The Dutch Gaming Authority has come to a ruling on the matter of loot boxes and determined that out of ten popular games with loot boxes the commission investigated, four don't comply with the country's Better Gaming Act.
The news comes by way of the Netherlands' public news agency NOS (translated by Stolkie1971). According to the Dutch Gaming Authority, the four games in violation of the Better Gaming Act because they feature "elements in them that can also be found in the gambling world."
The Dutch Gaming Authority ruled that because the cosmetic items could be traded for euro at fluctuating prices, these items have economic value. And since players can earn money for rare items, the games violate the rules of chance.
Companies that do not comply with the Better Gaming Act can be fined or even prohibited from being sold in the Netherlands. While we don't know specifically which games are in violaction of the act, we know that they are games that have loot box items which can be sold through third-party channels.
Of the remaining six games the Dutch Gaming Authority investigated, they found that the loot boxes contained items that could not be traded. Thus they are in compliance with the Better Gaming Act. However, the group still criticized how loot boxes were implemented as slot machines or roulettes.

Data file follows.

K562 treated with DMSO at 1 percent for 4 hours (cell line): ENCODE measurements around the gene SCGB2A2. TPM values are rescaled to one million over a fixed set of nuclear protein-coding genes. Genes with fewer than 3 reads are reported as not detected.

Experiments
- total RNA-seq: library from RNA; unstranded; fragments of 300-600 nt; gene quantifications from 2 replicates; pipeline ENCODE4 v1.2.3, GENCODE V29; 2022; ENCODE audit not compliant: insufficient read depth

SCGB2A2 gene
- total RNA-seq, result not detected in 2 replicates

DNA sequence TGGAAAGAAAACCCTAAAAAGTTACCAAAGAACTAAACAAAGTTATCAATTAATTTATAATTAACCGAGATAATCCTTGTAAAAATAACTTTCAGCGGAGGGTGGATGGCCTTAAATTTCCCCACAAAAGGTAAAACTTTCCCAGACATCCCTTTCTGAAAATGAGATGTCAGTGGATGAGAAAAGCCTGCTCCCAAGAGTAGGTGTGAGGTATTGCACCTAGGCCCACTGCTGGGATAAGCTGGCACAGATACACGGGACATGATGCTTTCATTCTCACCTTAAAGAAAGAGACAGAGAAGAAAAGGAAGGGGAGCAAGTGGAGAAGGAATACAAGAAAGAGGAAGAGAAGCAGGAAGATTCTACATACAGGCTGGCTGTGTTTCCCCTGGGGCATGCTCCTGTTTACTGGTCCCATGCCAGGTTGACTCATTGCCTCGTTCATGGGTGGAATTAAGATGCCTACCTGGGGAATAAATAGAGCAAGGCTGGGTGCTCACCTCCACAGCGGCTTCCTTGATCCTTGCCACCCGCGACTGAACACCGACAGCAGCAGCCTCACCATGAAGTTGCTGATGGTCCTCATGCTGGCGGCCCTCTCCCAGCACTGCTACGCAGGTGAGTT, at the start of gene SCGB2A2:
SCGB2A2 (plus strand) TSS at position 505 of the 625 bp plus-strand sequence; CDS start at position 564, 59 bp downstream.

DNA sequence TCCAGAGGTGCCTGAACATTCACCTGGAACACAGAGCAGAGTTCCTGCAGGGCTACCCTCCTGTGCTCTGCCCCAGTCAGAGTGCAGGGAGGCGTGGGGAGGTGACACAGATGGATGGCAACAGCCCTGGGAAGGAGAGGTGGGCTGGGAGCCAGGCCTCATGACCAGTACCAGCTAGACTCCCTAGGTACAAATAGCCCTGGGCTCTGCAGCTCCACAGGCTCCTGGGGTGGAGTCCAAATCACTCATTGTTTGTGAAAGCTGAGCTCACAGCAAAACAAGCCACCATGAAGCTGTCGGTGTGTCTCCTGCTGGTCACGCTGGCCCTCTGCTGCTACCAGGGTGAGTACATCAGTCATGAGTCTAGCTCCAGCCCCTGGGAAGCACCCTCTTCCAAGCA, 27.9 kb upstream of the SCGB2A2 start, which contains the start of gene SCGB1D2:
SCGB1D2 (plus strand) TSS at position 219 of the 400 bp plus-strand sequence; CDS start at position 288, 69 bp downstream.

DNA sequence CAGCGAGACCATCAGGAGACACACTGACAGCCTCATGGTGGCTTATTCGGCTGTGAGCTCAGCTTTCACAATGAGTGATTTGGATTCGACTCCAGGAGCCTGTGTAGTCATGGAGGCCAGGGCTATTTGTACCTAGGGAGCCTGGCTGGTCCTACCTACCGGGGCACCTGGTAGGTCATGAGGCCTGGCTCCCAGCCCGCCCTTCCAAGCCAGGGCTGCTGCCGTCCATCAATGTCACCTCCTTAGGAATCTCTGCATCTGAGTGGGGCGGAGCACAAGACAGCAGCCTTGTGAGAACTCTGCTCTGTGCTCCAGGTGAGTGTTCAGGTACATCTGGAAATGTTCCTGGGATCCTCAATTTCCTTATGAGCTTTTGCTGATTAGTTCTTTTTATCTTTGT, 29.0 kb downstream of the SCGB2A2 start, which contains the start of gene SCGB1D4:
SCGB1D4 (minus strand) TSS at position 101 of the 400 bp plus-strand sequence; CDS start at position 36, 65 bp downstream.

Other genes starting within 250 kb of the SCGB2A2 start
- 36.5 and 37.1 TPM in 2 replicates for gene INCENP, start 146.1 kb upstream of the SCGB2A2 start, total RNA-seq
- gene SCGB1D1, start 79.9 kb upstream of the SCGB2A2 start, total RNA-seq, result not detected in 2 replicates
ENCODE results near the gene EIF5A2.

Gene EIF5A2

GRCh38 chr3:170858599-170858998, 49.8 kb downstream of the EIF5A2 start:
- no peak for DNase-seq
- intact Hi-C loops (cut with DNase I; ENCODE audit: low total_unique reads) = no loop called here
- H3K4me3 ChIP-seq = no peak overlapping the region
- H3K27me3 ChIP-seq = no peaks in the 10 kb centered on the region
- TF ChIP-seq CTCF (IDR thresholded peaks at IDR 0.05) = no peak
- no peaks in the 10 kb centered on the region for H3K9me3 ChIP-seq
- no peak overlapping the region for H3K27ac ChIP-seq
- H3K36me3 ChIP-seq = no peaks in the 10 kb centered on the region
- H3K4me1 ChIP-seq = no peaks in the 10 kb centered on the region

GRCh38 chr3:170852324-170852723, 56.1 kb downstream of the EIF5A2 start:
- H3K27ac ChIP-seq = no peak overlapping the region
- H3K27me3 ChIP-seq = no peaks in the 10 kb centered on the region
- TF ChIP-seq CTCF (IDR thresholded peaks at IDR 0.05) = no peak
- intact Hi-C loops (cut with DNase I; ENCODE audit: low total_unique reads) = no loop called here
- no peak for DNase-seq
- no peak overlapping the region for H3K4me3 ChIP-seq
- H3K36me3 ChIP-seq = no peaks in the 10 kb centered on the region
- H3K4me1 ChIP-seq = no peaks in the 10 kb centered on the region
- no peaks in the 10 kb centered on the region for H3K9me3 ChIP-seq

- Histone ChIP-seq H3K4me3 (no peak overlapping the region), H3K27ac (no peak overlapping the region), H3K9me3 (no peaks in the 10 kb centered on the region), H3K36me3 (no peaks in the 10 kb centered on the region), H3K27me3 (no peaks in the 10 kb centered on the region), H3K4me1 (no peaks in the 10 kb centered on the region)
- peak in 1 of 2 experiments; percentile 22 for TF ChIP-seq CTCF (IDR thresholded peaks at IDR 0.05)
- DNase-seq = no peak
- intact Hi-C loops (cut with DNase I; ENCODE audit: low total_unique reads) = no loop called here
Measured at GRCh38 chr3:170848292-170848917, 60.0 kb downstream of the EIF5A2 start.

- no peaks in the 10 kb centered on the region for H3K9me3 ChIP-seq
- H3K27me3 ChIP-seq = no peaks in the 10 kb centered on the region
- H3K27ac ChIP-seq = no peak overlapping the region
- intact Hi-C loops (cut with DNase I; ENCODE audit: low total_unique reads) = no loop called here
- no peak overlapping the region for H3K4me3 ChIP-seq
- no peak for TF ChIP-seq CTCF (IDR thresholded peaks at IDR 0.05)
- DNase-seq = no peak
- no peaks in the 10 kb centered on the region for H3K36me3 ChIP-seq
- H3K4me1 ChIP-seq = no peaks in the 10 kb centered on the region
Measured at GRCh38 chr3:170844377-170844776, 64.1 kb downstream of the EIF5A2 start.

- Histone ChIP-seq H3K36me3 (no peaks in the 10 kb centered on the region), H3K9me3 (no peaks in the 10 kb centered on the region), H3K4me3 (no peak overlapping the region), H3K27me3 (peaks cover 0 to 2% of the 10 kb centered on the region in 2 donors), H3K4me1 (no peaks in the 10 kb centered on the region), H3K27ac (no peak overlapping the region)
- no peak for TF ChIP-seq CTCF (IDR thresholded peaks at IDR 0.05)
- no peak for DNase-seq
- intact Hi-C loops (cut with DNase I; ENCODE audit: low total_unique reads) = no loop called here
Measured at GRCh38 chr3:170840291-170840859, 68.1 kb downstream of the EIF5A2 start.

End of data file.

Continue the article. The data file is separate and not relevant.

The Gaming Authority said that it will announce the names of the games that do not comply with the Better Gaming Act if the games are not modified to meet Dutch standards. The companies have eight weeks to modify their games.
It was reported that some of the games tested by the Gaming Authority included Dota 2, FIFA 18, PUBG, and Rocket League. Of those PUBG, Dota 2, and Rocket League include items that can be traded through third-party services.
The Gaming Authority also said that young people are particularly vulnerable to loot boxes and that these in-game mechanics could lead to gambling addiction if the game companies don't intervene.
The loot box controversy has been roiling the games industry since EA's Star Wars Battlefront 2 first brought the issue to public attention. Game companies have responded in very real ways, sometimes altering the ways their game's loot box systems or microtransactions function.
In the U.S. state governments like Hawaii have pushed forward legislation to ban the sales of games with loot boxes to anyone under 21. Other states like Washington have joined in similar legislative action.
Meanwhile the ESRB has maintained that loot boxes are not gambling, but have altered rating labels to include "In-game purchases" to games with loot boxes after a letter from US Senator Maggie Hassan called on the ESRB to act.